The Great Flood, as it is called, mainly took place over the course of week and caused unimaginable amounts of damage to property and the deaths of hundreds. Primarily concentrated along the "river towns", It gained notoriety by the wake of destruction if left in the city of Dayton, Ohio. Although is caused significant damage throughout central Indiana, and Southeastern Ohio. Cities were literally rebuilt from the ground up. The following are the chain of events that describe the event.

March 1913 - Easter Week

It all started innocently enough. Spring thaws, which saturated the basins of the Great Miami, Mad, and Stillwater rivers increased the water levels throughout central and Southeastern Ohio. Water rising slowly, mild flooding started to occur in the lower areas around the major river basins. Ohians being veterans of floods, looked on stoically.

They'd seen worse.

March 23rd, 1913 - Easter Sunday

The first of the rains roll through central Indiana and into Central and Southeastern Ohio. On a day where most families would be out picnicking and celebrating in their Sunday best, most were huddled inside waiting for the rain to stop. It would not stop that day, nor for nightfall. The rain continued unabated for three solid days and nights throughout Ohio. Still, it did not seem like much would come of it. Fred Airig, a telegraph operator recorded the following in his journal:

4am Mar 25th,

About this time we had received meager reports from operators north and South of Dayton, that the Miami River had been still was rising rapidly. At this point(South Dayton), the river already was out of its banks, but as there are no levees here, this was to be expected... Certainly no general flood is expected.

Just an hour later the rain increased in it's intensity and Fred records that the rain is now causing the water to rise about an inch every five minutes.

March 25th, 1913 - Tuesday about 6am

Fearing the worst, John H. Patterson, the founder of the National Cash Register Co. (NCR), which was based in Dayton, halts production of cash registers, and begins the construction of rescue boats. He also starts blowing the company whistles and church bells, trying to bring attention the potential emergency that may occur.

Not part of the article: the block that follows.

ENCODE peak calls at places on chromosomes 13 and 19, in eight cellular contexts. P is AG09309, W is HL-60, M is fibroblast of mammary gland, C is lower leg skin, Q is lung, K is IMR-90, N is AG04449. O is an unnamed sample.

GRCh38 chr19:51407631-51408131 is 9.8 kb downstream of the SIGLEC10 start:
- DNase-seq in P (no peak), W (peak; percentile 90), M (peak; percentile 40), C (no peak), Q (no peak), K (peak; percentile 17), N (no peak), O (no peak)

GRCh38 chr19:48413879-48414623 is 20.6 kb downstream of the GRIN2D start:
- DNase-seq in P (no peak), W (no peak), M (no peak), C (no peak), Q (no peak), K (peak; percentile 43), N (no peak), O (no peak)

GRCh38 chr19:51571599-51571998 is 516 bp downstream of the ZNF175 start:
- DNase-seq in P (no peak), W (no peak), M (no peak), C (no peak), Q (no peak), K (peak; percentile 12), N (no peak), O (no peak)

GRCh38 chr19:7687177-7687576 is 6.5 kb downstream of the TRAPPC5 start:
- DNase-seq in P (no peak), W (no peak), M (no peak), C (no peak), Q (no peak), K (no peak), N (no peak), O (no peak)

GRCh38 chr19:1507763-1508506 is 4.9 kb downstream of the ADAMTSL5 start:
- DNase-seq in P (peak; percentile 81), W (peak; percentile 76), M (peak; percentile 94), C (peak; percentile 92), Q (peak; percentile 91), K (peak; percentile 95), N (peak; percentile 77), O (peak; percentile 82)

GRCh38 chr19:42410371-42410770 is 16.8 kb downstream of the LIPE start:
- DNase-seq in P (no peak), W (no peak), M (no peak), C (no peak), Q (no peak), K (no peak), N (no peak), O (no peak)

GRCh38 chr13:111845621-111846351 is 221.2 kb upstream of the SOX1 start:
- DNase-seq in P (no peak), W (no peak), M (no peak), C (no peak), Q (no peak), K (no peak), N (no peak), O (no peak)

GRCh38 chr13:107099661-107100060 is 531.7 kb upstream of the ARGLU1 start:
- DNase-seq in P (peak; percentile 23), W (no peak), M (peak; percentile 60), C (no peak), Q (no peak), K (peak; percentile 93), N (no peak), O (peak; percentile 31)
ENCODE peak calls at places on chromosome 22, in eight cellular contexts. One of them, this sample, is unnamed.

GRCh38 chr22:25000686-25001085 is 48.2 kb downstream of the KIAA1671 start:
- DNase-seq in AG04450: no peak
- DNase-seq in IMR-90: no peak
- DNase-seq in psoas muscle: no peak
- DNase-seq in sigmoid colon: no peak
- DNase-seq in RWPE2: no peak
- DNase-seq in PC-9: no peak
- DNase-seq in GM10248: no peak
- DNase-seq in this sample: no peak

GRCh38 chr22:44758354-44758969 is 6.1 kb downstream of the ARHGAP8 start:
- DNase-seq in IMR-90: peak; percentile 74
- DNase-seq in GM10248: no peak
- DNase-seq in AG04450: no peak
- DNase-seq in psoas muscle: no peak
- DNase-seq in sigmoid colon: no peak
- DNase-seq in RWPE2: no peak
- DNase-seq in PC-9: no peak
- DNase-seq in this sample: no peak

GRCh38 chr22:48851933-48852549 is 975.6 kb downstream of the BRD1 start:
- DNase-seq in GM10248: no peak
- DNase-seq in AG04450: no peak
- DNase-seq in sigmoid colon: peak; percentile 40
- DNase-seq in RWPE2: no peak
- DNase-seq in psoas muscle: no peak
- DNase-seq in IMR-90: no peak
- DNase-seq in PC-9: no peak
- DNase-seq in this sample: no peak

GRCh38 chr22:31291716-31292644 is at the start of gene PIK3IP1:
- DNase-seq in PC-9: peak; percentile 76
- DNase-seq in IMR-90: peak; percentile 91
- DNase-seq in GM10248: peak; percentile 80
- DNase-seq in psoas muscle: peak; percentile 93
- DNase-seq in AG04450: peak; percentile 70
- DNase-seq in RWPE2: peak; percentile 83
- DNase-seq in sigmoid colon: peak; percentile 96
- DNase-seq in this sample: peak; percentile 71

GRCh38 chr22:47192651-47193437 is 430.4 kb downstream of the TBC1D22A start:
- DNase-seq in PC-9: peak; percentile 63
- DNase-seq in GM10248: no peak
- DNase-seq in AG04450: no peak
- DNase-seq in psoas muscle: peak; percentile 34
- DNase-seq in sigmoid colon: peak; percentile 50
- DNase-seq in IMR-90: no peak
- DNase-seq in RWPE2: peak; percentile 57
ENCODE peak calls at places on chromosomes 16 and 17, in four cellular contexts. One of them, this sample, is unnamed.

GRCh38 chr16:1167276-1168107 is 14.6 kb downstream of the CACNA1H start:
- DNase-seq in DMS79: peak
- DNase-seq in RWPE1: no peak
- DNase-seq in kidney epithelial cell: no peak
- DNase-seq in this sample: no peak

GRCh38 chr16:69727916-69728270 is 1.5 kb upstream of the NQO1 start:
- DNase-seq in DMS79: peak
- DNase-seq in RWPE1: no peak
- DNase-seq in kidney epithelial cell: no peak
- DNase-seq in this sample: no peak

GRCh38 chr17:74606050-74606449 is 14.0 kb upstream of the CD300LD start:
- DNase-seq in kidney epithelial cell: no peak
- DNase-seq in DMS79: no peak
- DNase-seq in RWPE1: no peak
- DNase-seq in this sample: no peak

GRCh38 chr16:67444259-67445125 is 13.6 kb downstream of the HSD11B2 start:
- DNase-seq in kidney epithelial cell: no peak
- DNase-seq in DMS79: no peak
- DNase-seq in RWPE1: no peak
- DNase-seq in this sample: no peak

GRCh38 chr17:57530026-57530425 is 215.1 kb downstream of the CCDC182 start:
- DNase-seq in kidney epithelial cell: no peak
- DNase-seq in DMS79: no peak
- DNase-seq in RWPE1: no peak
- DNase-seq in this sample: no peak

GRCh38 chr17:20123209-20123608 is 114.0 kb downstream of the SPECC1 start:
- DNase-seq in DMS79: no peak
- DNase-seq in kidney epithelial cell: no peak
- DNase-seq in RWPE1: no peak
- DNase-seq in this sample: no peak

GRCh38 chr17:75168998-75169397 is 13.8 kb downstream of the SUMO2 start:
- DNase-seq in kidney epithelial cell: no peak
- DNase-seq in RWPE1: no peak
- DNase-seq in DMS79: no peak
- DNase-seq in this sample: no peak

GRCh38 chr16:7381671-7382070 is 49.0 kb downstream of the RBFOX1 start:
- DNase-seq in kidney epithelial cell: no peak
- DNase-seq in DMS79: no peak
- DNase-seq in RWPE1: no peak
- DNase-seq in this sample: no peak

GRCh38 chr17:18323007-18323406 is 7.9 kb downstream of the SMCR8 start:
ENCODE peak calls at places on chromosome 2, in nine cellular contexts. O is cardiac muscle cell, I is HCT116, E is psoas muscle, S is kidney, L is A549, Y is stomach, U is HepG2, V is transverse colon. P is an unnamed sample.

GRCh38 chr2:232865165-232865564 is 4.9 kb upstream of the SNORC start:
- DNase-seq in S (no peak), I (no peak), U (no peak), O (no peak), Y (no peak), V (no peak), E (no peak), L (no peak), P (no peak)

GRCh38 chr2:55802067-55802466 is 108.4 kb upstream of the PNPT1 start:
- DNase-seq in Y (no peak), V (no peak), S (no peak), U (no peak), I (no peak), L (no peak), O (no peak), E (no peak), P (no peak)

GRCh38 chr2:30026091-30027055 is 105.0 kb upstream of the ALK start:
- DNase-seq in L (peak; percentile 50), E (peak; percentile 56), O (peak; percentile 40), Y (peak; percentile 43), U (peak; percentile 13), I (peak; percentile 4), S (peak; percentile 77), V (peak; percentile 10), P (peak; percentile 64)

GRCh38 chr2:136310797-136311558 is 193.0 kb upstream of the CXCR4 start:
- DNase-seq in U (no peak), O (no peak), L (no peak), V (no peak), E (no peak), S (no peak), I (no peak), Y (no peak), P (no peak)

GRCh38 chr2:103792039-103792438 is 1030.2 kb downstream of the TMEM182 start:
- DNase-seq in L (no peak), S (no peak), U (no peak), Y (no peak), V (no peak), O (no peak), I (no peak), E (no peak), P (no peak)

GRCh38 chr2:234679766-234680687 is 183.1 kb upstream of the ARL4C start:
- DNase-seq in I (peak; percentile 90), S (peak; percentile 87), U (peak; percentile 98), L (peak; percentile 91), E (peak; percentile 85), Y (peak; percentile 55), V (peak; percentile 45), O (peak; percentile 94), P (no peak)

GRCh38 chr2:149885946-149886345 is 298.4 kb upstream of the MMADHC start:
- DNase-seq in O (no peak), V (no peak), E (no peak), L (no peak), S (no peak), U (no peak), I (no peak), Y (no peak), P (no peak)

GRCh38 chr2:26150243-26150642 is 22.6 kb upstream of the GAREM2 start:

March 25th, 1913 - Tuesday about one hour later

The Great Miami tops the Monument Ave levee and rushes into downtown Dayton at about 25 miles per hour. Surging through the streets, the water reaches depths of 10-12 feet in the lower parts of the city in just a few hours. People are forced onto the roofs of their houses or to the highest point they can find. Some even climb telephone poles. The river current is so strong that it causes gas lines to burst causing fires throughout the Gem city.

The rain continues to pour in Dayton, and rescuers in boats are now seen trying to help those stuck on the roof. Some people are left stranded though, without food and with water they are able to catch from the rain. Some unfortunates are stuck for over 50 hours. At night the cityscape is a disturbing scene. Cold, tired and hungry, residents sit on their roofs, or in shelters a few floors up, watch the water rush by and listen to the children's cries echo through the night.

Mar 28th, 1913 - Friday evening

The rains stop and the river has begun its slow process of receding. The destruction is immense. Over 190 million dollars in damage has been done to property in Dayton alone. Over 360 are dead. To the Southeast, whole towns ear virtually washed away. In some cases, there isn't a single structure that is dated before 1913 any longer. Thousands of families are without homes and no where to go. It is the worst disaster in Ohio's history.

Present day

The one good thing that came of the flood was the formation of the Miami Conservatory District. With funds allocated to it by the state, it created a series of dry reservoirs throughout Ohio that has prevented future flooding by re-routing the excess water in potential flood situations. It was America's first comprehensive flood control project that still serves as a model oh flood prevention across the nation today.